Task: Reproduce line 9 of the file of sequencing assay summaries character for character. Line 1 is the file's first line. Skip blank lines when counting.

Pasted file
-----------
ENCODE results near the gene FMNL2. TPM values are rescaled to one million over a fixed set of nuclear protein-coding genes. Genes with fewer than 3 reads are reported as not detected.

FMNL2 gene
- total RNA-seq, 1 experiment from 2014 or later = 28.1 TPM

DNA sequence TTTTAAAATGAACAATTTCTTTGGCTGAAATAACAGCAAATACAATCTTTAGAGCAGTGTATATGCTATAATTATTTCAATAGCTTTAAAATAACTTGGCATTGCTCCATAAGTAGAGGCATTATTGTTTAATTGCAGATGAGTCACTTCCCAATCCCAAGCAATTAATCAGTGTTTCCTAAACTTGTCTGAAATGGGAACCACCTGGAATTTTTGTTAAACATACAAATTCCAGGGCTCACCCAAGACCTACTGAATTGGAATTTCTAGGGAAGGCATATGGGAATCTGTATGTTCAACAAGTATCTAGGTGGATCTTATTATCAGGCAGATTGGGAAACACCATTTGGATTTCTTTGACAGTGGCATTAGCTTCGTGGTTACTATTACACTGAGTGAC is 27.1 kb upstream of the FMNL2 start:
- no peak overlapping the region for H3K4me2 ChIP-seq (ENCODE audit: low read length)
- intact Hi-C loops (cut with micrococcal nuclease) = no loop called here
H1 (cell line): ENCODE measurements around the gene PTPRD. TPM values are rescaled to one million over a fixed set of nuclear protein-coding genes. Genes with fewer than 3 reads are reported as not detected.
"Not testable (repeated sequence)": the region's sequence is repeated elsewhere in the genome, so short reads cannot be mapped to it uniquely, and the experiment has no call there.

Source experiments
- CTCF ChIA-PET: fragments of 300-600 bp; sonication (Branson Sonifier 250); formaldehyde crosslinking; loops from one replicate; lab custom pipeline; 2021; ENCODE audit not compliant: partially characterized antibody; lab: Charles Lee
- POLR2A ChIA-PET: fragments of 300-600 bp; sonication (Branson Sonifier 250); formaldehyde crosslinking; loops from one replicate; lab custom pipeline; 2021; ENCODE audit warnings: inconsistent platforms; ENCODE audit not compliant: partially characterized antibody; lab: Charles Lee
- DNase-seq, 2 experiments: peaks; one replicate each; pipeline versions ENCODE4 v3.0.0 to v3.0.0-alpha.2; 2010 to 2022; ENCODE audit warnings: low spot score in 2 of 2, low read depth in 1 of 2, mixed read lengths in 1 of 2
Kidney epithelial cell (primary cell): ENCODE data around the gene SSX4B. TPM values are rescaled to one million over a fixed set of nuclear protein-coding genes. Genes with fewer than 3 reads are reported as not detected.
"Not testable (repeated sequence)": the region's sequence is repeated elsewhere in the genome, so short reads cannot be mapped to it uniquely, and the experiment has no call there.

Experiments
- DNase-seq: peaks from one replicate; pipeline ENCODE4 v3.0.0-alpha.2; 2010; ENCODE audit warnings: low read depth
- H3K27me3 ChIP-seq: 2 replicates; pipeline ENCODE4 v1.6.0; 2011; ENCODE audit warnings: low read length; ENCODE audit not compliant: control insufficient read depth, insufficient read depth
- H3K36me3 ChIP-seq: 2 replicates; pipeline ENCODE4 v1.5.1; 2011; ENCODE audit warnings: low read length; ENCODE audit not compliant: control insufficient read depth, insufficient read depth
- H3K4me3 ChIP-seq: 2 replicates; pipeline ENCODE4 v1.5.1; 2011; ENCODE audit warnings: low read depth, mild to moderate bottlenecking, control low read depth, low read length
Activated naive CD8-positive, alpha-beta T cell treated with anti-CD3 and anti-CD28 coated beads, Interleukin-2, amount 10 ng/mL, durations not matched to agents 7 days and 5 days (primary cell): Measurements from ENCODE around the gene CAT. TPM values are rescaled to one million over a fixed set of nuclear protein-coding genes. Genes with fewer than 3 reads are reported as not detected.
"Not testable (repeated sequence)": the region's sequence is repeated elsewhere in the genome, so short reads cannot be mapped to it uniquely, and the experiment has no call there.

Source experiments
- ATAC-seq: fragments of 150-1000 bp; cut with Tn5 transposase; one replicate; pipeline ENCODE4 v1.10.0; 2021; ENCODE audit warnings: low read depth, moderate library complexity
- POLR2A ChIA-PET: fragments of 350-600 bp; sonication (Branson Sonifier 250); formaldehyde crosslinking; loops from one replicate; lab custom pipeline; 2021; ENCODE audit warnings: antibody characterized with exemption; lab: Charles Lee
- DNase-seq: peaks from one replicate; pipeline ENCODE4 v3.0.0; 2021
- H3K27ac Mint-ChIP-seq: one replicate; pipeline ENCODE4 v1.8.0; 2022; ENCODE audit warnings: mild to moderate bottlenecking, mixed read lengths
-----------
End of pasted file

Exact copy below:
Source experiments